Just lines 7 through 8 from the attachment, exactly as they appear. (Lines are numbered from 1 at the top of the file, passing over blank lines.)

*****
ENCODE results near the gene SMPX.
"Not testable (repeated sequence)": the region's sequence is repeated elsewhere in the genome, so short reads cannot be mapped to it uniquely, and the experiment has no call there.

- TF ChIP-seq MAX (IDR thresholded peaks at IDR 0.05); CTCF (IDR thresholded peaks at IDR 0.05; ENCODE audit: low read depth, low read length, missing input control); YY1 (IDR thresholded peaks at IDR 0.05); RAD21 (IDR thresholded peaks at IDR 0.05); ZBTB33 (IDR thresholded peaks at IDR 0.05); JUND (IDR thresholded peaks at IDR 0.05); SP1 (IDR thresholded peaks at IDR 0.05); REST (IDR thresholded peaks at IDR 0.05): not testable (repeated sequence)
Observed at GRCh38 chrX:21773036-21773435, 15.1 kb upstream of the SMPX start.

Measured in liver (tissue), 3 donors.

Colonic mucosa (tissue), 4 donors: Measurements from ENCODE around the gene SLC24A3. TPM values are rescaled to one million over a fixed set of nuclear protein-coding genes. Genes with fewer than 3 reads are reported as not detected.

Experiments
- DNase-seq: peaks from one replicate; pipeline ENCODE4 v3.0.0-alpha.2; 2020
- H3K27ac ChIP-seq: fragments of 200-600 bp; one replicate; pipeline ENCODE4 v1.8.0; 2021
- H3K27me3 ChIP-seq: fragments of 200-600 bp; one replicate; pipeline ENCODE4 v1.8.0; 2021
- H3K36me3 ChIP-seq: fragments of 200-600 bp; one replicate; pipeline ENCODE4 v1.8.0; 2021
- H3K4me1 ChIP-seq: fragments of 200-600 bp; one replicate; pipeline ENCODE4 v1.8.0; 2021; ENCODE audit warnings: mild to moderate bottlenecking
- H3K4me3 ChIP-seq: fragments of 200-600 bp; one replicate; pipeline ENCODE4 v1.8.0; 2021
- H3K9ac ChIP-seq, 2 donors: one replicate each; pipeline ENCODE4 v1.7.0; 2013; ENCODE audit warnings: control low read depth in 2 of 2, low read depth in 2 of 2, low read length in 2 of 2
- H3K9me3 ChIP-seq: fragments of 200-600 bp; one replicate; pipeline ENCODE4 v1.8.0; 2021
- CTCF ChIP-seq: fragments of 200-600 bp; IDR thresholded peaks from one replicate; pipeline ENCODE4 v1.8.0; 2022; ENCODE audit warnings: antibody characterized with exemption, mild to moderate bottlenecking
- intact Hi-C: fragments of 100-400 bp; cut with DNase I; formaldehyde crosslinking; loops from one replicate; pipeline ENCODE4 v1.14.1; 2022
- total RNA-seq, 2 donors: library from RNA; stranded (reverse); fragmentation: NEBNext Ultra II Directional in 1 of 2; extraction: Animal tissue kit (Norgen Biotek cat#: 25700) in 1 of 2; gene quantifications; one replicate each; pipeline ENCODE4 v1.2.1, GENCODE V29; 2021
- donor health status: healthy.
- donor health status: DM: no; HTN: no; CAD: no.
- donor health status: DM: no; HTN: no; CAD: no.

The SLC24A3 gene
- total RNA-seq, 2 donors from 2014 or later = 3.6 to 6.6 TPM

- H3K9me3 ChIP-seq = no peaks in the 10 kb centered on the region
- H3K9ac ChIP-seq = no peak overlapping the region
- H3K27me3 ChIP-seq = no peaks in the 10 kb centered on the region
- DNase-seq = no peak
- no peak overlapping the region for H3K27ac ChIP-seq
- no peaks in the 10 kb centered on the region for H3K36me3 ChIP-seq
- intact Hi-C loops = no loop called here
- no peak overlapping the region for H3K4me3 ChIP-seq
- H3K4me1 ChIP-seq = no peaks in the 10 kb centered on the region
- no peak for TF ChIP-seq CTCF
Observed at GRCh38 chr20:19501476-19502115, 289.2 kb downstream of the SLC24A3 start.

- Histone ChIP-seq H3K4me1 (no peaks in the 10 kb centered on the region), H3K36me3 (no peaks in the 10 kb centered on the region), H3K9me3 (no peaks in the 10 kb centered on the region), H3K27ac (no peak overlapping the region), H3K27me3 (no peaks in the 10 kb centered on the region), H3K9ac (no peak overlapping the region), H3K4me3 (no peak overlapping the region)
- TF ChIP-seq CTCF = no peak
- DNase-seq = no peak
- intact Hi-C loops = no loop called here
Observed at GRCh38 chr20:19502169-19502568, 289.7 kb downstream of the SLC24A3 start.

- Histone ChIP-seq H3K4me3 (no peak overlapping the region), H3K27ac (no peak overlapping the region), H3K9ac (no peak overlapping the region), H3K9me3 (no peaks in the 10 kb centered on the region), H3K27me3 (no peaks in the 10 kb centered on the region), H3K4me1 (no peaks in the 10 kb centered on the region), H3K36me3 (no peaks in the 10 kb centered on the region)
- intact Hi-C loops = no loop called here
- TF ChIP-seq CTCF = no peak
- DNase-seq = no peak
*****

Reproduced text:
Experiments
- DNase-seq: peaks from one replicate; pipeline ENCODE4 v3.0.0-alpha.2; 2020